Disclaimer- This Article is for information purposes only, and the views stated herein are personal to the author, and shall not be rendered as any legal advice or opinion to any person, and accordingly, no legal opinion shall be rendered by implication.

The Article does not intend to induce any person to omit, commit or act in any particular manner, and that you should seek legal advise before you act on any information or view expressed herein. We expressly disclaim any financial or other responsibility arising due to any action taken by any person on the basis of this Article.


[1]Fundamental Rights, Articles 16, 19, 23 & 24 of the Constitution.

[2]Directive Principles of State Policy, Articles 38, 39, 41, 42, 43, 43A of the Constitution.

[3]Note: The website of this Ministry can be found at: https://labour.gov.in/ similarly, ministries of labour at state level are responsible for administration and formulation of rules and regulations relating to the labour laws for the respective states.

[4]Note: Minimum rates of wages are revised on a regular basis by keeping account of the inflation and cost of living. Minimum wages under the act may be classified by nature of work, location and numerous other factors at the discretion of the government. Most importantly the wages are fixed in a way to curb exploitation of the labour, vulnerable to exploitation.

[5] Payment of Bonus Act, 1965 is applicable to the enterprises employing 20 or more persons, provided if the Government notifies, then the factory can have members less than 20 but not less than 10.

[6] Note: It is the duty of the employer to inform the employee about his/her rights., and if he fails to do so, then shall be punishable with fine of Rs 50,000 extending up tp Rs 1,00,000

[7]Note: The FA covers all manufacturing processes and establishments falling within the definition of ‘factory’. Applicable to all factories using power and employing 10 or more workers, and if not using power, employing 20 or more workers on any day of the preceding 12 months. Certain specific facilities have been made mandatory for large factories; ambulance room, if 500 or more workers are employed, canteen for a factory having 250 or more workers, rest rooms / shelters with drinking water where 150 or more workmen are employed, crèches if 30 or more women workers are employed at a factory, full time welfare officer for factories having 500 or more workers, and requirement of safety officer if 1,000 or more workmen are employed, are some of the key highlights of the act.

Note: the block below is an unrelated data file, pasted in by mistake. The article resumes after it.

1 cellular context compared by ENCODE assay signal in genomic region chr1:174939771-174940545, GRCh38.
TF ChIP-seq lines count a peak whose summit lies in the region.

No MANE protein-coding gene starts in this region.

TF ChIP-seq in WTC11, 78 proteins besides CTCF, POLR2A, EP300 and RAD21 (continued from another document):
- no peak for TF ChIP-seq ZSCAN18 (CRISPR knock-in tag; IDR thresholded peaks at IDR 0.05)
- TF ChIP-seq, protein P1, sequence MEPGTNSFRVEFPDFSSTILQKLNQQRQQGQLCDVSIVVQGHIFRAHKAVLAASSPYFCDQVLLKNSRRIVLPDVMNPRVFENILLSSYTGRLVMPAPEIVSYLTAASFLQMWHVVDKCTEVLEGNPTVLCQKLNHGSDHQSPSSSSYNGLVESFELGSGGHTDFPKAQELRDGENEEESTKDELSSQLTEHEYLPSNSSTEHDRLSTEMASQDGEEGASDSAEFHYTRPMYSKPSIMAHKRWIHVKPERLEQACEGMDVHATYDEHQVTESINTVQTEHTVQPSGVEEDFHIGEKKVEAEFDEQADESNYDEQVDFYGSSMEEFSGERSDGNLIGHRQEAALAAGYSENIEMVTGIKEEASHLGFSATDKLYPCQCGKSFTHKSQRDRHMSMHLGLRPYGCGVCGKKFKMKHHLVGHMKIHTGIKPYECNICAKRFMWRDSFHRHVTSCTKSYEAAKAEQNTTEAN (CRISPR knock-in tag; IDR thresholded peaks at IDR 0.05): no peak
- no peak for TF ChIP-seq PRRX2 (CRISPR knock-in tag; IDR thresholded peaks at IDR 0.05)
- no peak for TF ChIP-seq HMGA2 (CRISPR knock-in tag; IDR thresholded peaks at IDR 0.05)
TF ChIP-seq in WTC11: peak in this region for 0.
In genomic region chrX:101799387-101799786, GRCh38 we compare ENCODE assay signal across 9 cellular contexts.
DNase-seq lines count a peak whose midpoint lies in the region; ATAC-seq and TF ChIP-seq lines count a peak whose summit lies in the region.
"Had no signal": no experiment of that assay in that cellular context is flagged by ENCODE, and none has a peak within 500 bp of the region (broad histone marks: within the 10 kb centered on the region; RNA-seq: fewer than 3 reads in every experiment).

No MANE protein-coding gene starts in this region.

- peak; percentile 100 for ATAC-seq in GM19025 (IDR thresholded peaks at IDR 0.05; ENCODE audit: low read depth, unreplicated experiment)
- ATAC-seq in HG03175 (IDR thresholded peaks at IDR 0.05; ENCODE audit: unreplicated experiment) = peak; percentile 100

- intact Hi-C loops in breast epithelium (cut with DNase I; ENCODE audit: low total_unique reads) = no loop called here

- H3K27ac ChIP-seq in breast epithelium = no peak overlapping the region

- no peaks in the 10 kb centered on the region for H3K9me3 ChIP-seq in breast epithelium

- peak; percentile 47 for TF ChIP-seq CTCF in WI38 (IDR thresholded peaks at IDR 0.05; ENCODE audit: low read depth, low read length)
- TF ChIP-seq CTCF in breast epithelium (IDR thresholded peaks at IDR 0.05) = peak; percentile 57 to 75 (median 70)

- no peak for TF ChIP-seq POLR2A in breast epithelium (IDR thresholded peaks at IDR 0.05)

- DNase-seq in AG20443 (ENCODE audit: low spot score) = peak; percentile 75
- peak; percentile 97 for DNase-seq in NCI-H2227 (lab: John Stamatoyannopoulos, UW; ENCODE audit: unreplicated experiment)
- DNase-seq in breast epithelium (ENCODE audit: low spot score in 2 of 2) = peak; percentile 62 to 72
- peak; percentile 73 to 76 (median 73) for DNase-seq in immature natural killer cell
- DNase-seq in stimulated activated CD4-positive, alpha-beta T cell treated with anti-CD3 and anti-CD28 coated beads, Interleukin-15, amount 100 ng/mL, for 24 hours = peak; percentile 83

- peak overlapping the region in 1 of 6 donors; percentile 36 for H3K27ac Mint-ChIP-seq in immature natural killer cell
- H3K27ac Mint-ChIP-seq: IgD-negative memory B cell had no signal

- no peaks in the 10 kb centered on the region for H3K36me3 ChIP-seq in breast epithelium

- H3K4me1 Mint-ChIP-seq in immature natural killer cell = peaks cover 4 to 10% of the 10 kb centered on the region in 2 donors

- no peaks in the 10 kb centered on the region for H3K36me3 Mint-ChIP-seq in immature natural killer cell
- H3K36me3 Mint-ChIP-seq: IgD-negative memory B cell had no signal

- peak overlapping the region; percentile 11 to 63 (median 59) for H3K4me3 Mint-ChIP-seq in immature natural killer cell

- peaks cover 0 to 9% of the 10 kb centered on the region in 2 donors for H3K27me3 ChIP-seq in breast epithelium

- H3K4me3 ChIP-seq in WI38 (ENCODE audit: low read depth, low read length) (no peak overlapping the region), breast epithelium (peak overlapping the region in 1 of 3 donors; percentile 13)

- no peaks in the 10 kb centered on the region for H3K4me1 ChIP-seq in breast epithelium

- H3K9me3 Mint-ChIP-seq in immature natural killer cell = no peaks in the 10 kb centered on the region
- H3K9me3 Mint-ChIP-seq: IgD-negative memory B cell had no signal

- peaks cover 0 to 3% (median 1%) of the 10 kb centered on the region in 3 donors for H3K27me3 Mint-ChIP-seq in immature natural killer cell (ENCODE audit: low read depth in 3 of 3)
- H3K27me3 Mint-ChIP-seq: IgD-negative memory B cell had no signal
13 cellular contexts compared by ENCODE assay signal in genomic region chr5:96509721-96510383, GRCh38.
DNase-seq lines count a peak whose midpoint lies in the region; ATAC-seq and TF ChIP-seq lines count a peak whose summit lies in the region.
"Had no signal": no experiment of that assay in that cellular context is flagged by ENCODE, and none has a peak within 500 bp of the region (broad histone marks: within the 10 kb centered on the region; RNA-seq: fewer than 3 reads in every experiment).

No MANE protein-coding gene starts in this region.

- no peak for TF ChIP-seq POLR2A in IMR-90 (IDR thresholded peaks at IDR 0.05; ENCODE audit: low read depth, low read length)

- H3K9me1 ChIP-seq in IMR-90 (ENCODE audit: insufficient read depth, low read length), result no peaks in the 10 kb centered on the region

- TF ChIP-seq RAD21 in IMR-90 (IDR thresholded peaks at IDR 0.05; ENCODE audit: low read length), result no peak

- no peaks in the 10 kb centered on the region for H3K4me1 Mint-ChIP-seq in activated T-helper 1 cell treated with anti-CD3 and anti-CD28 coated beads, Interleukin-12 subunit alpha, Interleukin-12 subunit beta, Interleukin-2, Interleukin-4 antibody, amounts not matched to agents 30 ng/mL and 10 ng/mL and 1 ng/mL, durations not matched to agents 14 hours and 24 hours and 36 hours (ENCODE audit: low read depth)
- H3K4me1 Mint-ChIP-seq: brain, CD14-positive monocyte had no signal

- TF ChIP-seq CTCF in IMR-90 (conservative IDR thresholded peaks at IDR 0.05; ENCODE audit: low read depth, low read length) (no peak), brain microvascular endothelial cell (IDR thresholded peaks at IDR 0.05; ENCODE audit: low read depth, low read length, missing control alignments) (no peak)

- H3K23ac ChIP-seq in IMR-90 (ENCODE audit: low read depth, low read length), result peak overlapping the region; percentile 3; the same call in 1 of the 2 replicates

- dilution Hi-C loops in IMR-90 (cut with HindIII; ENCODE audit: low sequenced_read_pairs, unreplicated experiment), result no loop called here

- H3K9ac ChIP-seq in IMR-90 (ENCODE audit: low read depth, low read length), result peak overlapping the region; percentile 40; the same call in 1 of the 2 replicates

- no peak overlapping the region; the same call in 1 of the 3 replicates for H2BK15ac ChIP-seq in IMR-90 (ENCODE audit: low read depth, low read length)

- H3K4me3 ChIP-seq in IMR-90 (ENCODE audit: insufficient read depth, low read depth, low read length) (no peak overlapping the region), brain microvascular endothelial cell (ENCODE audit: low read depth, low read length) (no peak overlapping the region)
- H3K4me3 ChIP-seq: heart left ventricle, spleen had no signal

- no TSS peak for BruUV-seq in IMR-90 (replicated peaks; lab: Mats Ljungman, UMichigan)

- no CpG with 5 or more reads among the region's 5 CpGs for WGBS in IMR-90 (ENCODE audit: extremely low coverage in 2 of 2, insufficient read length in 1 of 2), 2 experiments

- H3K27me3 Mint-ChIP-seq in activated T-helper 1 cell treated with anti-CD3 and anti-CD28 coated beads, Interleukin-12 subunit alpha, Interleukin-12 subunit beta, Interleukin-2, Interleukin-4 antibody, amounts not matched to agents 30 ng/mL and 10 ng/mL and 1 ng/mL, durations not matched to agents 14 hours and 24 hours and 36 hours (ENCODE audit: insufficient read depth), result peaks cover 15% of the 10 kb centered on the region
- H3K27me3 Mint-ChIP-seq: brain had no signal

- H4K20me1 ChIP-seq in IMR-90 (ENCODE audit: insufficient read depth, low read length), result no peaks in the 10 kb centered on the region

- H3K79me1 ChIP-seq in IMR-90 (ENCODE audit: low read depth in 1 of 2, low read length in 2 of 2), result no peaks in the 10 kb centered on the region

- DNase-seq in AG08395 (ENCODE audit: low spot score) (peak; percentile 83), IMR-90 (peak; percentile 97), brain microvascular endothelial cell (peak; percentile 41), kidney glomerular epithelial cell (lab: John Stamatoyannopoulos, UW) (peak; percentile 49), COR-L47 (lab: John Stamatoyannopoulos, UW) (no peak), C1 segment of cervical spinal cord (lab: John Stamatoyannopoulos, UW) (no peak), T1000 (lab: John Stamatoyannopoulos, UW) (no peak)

[8] Note: This code applies where there are 20 or more workers engaged in manufacturing process being performed using power (electricity), and 40 workers or more where the manufacturing process is being performed without the use of power. The Code mandates to appoint a Welfare Officer if there are 250 workers or more.

[9] Provided, rendering continuous five years of service is not necessary in case of death of an employee.

[10]Note: PGA is applicable to all establishments employing 10 or more workers. Section 4(3) Payment of Gratuity Act, 1972 mandates that gratuity be payable at the rate of 15 days salary of the employee for each completed year of service subject to a maximum of 20,00,000.

[11]Note: Under MBA, every female employee who has worked for a minimum of 80 days in an organisation is entitled to paid maternity leave of 26 weeks. Also, every establishment having fifty or more employees shall have the crèche facility.

[12] Note: Termination of workers in India is governed by The Industrial Dispute Act, 1947, specific Shops & Establishment laws at state level and employers’ standing orders [governed through ‘The Industrial Employment (Standing Orders) Act, 1946’]

[13]Section 25A of the IDA

[14]Chapter VA and VB of the IDA

[15]Chapter III (Sections 10 and 10A) of the IDA

[16]Chapter V (Section 22 to Section 25) of the IDA

[17]The process for resolution of labour disputes starts with filing of a petition before Labour Conciliation Officer and in case no compromise is possible, the said officer sends a failure report to the Government. After consideration of the said report, the Government may send a reference to the Labour Court/ Industrial Tribunal. In certain matters, the labour dispute can be directly filed in the court concerned.

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Pankaj Singla

Corporate Lawyer | M&As | Startups/PE/Venture Funds | Employment Laws